The need for increased competitiveness of Canadian firms is more imperative now as the federal and local governments report surpluses. There is need to ensure that the products of Canadian firms are competitive in the future against those from other regions which are undertaking aggressive implementation of policies to improve their manufacturing capabilities and technological advancement, of note being the United States. This need for competitiveness in Canada is mainly hindered by two factors, poor tax policies of in both federal and local government jurisdictions and the poor organization of transport logistics in the country. These two factors, if not looked into and decisive measures taken to rectify the situation, may have an adverse impact in the future on Canada’s competitiveness.
Tax competitiveness in Canada has been progressing over the past few years through the reduction of corporate income and capital taxes, but this is being undercut by Canadian governments who implement tax policies which impose unequal tax burdens across assets and industries (Chen and Mintz, 2008).
Although the federal marginal effective tax rate on capital has fallen from 31.9 percent in 2007 to 29.1 percent in 2008 with expected further reductions, some provinces still have in place tax policies which levy high marginal effective tax, with a high of 34.8 percent in Manitoba. Also, in many of the provinces, there is an increasing variation of tax burdens on business activities. There is also a policy of having in place tax policies which support declining industries at the expense of industries which will be important to the industrial future of the country (Chen and Mintz, 2008).
The reduction in corporate and individual income taxes in the provinces will ultimately result in a reduced effective marginal tax rate for Canada. Lower effective marginal tax rates are bound to increase the attractiveness of doing business in Canada by investors, and increased investment in the provinces will result not only in the relative incomes by the provinces, but also in increased labour income to the residents. Though initially the need for the lowered rates of taxes on investment may seem to have more upsides, this analysis indicates that both the provincial governments and the federal governments stand to gain more if such policies are implemented. The benefits of lowering the tax rates far outweigh the costs that may be associated with such a move.
The available options are reduction in corporate tax rates, the removal of targeted preferences for specific industries, sales tax harmonization by provinces with the federal GST and further reductions in personal income taxes to relieve the tax burden on labour income.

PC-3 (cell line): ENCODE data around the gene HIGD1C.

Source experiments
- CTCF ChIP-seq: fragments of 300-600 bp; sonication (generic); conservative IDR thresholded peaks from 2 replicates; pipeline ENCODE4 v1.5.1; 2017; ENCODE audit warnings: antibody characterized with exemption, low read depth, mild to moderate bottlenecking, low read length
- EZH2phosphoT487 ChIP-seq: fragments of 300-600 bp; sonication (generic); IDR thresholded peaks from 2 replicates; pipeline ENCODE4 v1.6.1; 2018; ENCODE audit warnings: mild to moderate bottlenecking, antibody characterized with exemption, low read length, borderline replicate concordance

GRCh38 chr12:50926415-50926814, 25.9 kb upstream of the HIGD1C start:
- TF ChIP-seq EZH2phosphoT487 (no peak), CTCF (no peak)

Assessment of proposal and personal recommendations
The proposal is rather exhaustive on the tax policies taken by various provincial governments and the effect of the tax policies currently on the future economic growth prospects. However, since different regions are faced with different scenarios regarding the economic environment, and thus the recommendation for a harmonization of provincial corporate tax rates may not be viable. Each province should be instead encouraged to implement reduction strategies to the lowest point where it is possible for each particular case. I would also recommend federal intervention to ensure that preferential treatment of some industries on tax are done away with, with federal legislation dealing with green energy policies that cut across all industries so that it is no longer used as a basis to seek preferential tax treatment.
Chen, Duanjie and Mintz, Jack “Limited Horizons: The 2008 Report on Federal and Provincial Budgetary Tax Policies”, C. D. Howe institute Commentary, No. 270, July 2008
Mintz, Jack “2007 Tax Competitiveness Report: A call for Comprehensive Tax Reform”, C. D. Howe institute Commentary, No. 254, September 2007
Stronach, Belinda“The Real Issue Facing Canada: Competitiveness” National Post. CanWest MediaWorks Publications Inc., April 10, 2007.
McMillan, Charles and Chan, David (2007) Global Logistics: Are Canadian Firms Competitive? Leadership, Toronto: Captus Press, 2006.
Charles McMillan, The Strategic Challenge: From Serfdom to Surfing in the Global Village Toronto: Captus Press, 2006.